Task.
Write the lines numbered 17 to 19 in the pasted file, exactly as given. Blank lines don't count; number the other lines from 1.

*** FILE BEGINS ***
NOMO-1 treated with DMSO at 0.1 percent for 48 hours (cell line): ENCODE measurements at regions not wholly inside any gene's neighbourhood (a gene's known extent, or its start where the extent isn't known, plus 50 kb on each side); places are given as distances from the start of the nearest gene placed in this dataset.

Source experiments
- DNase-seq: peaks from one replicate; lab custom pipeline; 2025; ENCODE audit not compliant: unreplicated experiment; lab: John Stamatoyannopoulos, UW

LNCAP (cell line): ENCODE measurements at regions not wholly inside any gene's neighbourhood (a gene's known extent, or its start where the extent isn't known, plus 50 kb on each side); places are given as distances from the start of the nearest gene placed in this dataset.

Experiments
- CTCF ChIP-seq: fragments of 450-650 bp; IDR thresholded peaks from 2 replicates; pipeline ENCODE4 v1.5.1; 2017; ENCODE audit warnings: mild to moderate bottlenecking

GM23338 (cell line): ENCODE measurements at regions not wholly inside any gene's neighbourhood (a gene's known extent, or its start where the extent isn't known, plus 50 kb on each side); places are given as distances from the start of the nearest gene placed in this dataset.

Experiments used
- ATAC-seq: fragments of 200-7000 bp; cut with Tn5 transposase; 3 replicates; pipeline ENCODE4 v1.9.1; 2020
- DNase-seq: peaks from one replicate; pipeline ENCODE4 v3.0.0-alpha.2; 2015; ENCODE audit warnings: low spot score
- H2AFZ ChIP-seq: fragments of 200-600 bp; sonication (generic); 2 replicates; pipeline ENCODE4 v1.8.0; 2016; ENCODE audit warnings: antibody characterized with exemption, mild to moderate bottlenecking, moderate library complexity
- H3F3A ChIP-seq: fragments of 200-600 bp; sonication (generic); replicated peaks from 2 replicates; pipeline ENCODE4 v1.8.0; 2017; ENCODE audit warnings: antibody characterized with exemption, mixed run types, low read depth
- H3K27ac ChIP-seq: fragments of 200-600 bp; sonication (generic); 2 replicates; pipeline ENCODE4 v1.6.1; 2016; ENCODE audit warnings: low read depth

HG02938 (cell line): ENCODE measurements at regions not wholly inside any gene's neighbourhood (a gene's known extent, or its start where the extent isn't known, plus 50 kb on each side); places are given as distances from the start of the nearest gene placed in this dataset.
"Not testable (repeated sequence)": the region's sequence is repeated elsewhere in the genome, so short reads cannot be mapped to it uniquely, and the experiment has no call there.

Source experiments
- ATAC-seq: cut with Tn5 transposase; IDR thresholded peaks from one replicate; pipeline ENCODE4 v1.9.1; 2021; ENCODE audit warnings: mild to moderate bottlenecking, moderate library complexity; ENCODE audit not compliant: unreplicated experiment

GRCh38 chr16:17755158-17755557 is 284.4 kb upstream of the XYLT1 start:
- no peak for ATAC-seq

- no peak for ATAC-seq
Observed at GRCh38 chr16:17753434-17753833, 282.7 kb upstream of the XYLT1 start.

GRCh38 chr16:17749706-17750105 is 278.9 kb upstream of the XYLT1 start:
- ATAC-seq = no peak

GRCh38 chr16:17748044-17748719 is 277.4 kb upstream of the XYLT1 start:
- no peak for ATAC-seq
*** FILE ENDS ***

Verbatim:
- ATAC-seq: cut with Tn5 transposase; IDR thresholded peaks from one replicate; pipeline ENCODE4 v1.9.1; 2021; ENCODE audit warnings: mild to moderate bottlenecking, moderate library complexity; ENCODE audit not compliant: unreplicated experiment

GRCh38 chr16:17755158-17755557 is 284.4 kb upstream of the XYLT1 start:
- no peak for ATAC-seq